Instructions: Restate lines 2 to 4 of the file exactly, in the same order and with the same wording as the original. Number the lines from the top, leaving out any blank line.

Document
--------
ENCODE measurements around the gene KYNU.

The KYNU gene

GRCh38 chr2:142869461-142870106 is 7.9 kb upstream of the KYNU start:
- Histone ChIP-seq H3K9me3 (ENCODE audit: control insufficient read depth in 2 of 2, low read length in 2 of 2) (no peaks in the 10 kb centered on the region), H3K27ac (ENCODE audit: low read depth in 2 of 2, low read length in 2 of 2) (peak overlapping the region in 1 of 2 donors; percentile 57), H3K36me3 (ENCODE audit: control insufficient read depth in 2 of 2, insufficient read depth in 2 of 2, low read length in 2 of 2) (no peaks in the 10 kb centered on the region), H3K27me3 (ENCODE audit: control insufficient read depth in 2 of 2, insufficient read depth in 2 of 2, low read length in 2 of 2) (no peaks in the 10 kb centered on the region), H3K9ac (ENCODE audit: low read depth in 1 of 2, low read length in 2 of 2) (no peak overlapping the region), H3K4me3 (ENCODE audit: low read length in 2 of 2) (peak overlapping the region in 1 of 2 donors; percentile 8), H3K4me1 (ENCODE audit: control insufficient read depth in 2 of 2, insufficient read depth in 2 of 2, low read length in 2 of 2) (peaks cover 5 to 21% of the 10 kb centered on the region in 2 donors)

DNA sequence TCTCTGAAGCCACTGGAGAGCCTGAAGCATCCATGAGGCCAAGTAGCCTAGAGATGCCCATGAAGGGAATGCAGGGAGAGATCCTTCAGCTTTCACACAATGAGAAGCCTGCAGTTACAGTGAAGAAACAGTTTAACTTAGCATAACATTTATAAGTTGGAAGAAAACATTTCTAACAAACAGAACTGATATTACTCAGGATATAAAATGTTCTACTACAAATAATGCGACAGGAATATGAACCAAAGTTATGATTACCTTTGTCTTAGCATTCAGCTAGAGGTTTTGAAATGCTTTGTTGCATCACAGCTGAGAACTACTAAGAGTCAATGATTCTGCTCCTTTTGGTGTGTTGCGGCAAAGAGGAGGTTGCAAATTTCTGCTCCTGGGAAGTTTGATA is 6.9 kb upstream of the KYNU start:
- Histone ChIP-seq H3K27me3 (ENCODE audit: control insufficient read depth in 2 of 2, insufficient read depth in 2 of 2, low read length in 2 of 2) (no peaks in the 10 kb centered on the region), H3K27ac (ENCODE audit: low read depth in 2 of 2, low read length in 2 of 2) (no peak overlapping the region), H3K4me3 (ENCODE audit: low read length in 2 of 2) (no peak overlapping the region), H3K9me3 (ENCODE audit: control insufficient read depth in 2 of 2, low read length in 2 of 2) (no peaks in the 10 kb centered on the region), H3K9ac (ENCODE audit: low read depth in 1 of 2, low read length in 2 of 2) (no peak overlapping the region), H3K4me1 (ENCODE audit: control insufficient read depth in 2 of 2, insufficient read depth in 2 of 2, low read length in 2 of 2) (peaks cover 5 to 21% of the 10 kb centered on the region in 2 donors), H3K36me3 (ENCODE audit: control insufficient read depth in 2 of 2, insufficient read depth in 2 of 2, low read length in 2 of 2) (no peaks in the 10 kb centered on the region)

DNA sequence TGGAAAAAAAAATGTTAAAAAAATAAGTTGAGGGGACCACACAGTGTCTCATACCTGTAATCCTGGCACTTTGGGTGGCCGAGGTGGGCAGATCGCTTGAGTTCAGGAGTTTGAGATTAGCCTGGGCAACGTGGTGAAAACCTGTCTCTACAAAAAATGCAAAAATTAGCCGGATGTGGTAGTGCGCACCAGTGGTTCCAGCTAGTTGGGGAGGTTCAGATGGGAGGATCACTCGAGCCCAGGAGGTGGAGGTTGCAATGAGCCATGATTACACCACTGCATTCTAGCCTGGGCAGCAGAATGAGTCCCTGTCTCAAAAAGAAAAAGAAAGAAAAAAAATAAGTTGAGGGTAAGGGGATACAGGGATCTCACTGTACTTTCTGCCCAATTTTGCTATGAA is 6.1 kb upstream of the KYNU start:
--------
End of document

The KYNU gene

GRCh38 chr2:142869461-142870106 is 7.9 kb upstream of the KYNU start:
- Histone ChIP-seq H3K9me3 (ENCODE audit: control insufficient read depth in 2 of 2, low read length in 2 of 2) (no peaks in the 10 kb centered on the region), H3K27ac (ENCODE audit: low read depth in 2 of 2, low read length in 2 of 2) (peak overlapping the region in 1 of 2 donors; percentile 57), H3K36me3 (ENCODE audit: control insufficient read depth in 2 of 2, insufficient read depth in 2 of 2, low read length in 2 of 2) (no peaks in the 10 kb centered on the region), H3K27me3 (ENCODE audit: control insufficient read depth in 2 of 2, insufficient read depth in 2 of 2, low read length in 2 of 2) (no peaks in the 10 kb centered on the region), H3K9ac (ENCODE audit: low read depth in 1 of 2, low read length in 2 of 2) (no peak overlapping the region), H3K4me3 (ENCODE audit: low read length in 2 of 2) (peak overlapping the region in 1 of 2 donors; percentile 8), H3K4me1 (ENCODE audit: control insufficient read depth in 2 of 2, insufficient read depth in 2 of 2, low read length in 2 of 2) (peaks cover 5 to 21% of the 10 kb centered on the region in 2 donors)